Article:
‘You can’t make a plan until you have the rules’: As NEPA restaurants look to reopen, concerns about the future abound
Pizza by Pappas in Scranton, Pa., is waiting for the day it can start fully serving patrons again (Capital-Star photo by Patrick Abdalla)
SCRANTON, Pa. — Familiar smells greet the regulars who pop into downtown Scranton’s Pizza by Pappas on a Friday afternoon.
When you fall into line in front of the register, the scents of cooked pepperoni, crust and cheese waft around you. Of course, it isn’t business as usual with the COVID-19 pandemic raging in the region.
The line is longer because you stand six feet apart. And as you watch the workers buzzing behind the counter, you can only recognize them by the eyes that peak out from behind their masks. The dining room, of course, is the biggest change. Unlike a normal day, no one is sitting at the table.
As talk of opening up the state heats up, restaurants are going to have to figure out how they’ll bring people back into their dining rooms. As of right now, no one really knows what that process is going to look like.
“We’re going to wait and see what regulations are going to be in place,” Bill Sheakoski told the Capital Star on Wednesday. Sheakoski, and his brother Tom, own Pizza By Pappas. It’s going to be awhile, he thinks, until he sees a packed dining room.
“My feeling is you’re not going to see a flock of people coming back all at once,” he said.
The big obstacle for restaurants when it comes to planning for reopening is that they don’t know what to expect. They haven’t been told what regulations will be put in place.
“The only plan we have in place is to open,” said Terry Holmes, who owns Terry’s Diner in nearby Moosic. “You can’t make a plan until you have the rules. … Until they set the rules, you can’t play.”
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“We are at the mercy of Gov. [Tom] Wolf,” said Brendan Bell, owner of the Original Coney Island of Scranton.
Wolf is working with medical professionals to look at how to balance the risks to health safety and the economy when it comes to reopening the state. On Friday, 24 counties in north-central and northwestern Pennsylvania will reopen. The early opening stage still requires restaurants to operate on take-out and delivery methods.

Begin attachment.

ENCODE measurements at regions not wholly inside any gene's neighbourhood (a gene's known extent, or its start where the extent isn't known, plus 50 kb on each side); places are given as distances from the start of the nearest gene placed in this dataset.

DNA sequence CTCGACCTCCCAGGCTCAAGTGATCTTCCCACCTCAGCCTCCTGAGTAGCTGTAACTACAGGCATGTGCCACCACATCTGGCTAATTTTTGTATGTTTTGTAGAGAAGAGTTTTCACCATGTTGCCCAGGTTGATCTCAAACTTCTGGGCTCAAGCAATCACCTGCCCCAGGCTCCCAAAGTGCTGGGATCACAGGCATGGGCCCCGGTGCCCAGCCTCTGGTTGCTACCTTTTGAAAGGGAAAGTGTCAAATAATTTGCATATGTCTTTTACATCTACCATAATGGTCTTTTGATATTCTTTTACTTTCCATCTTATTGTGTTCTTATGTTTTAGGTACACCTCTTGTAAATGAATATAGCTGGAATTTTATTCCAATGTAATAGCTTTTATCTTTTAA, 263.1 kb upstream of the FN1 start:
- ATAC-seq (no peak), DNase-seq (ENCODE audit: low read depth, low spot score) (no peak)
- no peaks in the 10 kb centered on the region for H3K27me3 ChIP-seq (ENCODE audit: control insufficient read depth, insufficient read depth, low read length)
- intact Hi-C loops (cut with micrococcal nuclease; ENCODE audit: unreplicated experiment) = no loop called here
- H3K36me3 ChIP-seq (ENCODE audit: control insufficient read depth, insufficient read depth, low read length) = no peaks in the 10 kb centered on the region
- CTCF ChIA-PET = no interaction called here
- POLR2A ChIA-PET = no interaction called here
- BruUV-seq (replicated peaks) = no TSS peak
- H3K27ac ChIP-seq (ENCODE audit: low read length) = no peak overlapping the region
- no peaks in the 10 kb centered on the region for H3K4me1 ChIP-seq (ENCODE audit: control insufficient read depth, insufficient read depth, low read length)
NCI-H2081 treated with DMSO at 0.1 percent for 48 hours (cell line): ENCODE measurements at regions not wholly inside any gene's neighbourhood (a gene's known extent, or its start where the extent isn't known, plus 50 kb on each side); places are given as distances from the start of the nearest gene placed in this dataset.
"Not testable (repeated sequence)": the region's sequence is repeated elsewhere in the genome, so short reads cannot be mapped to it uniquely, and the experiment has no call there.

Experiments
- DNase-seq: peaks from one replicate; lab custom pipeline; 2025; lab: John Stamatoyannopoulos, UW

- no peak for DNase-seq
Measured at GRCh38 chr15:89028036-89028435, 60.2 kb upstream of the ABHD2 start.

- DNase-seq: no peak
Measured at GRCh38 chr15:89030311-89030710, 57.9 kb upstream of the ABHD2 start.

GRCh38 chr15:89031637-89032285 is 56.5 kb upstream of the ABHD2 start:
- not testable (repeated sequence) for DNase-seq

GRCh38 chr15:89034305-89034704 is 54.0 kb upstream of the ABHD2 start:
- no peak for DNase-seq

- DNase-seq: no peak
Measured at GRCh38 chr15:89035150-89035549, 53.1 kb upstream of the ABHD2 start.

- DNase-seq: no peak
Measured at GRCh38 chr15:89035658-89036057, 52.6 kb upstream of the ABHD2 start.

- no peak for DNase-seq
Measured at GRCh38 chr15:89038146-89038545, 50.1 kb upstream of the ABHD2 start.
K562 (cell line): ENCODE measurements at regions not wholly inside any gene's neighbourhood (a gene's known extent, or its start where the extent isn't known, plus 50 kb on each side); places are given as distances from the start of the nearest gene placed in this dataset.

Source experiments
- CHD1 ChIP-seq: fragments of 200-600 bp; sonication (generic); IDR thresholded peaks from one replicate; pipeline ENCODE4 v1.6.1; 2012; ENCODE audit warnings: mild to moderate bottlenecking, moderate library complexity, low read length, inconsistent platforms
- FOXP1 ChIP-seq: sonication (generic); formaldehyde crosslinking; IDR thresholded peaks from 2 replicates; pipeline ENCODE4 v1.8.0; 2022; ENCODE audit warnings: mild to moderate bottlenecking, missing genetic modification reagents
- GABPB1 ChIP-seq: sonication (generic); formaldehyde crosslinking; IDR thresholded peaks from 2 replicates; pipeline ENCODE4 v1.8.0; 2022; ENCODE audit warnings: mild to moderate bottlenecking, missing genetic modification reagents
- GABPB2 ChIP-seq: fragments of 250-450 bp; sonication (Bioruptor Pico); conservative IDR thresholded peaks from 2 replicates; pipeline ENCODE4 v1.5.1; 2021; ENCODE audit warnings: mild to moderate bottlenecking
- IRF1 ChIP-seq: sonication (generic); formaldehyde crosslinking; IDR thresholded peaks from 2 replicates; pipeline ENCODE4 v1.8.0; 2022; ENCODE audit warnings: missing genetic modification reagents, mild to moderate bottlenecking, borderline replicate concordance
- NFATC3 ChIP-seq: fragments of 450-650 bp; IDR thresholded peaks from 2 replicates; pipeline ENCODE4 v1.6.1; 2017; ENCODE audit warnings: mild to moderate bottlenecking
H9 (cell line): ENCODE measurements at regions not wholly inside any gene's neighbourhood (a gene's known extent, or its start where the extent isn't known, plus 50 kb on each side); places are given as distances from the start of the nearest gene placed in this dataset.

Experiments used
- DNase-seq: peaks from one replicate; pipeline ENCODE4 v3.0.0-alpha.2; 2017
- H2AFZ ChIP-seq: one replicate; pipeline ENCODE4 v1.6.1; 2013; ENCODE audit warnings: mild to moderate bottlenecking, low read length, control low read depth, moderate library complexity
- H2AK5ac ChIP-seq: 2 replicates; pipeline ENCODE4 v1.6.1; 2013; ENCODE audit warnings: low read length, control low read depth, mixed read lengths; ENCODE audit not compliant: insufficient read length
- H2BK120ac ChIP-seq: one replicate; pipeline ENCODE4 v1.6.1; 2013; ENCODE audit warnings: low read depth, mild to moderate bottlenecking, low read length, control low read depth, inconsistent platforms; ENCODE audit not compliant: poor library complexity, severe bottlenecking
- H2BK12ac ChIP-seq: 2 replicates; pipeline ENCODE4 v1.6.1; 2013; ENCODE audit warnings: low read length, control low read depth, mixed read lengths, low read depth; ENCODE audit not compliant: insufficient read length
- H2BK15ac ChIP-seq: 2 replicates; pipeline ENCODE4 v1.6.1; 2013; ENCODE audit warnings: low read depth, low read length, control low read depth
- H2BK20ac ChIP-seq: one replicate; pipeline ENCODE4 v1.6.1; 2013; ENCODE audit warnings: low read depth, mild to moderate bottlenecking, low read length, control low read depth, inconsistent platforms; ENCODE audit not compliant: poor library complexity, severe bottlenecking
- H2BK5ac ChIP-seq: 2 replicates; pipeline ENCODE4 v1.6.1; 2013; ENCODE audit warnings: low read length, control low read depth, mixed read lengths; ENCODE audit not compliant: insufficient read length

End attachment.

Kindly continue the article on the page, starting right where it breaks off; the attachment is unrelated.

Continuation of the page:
So, it’s going to be awhile before northeastern Pennsylvania’s restaurants reopen.
For Dave Krappa, who owns the Avenue Diner, a popular restaurant in Wyoming, between Scranton and WIlkes-Barre, the state needs to start communicating with restaurant-owners. He sees how different states are dealing with the epidemic and the earlier the state releases its regulations, the better off the industry will be.
“We just need a little bit more clarification on everything,” he said.
Owners talked about their concerns for the industry. Several pointed out their concerns over restaurants that aren’t as established as theirs. The Avenue opened in 2004. Pizza By Pappas opened in 1971. Terry’s started in 1956. Coney Island opened in 1923.
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“I don’t know how some people are going to survive this,” Holmes said.
“My big concern is that small mom and pop restaurants, we need volume to survive,” Krappa said.
The diner has experienced hard times before. In 1999, it was destroyed in a huge fire. After rebuilding, Holmes took over for his father.
“Those are the only days we were ever closed,” Holmes said. “We’ve never closed.“
When the pandemic hit, he left the decision of closing to his staff. They said to stay open. So he has. But business has taken a huge hit, he said.
But he’s optimistic Terry’s will make the needed adjustments.
“My help all wears masks and gloves,” he said. “My dishwashing equipment sanitizes anything that goes through it.“
Sheakoski admitted the pizza parlor has had to make tough decisions.
“We started closing on Sundays because we had no other way to get time off, just to get a breather,” he said.
The restaurant’s dining room is made up mostly of booths. Sheakowski said he and his brother had been considering changing it up to include more tables. Now, they’ll just wait to see what the government’s regulations are.
“It’s probably better not to order anything … until we know exactly what we are about to do,“ Sheakoski.
Bell put things in perspective. His restaurant opened in 1923. It’s weathered the Great Depression, World War II, Vietnam, and other trying times.
“We’ve endured through all those tough times, he said, “and this is just one of them.”
Correspondent Patrick Abdalla covers northeastern Pennsylvania for the Capital-Star. Follow him on Twitter @PaddyAbs.
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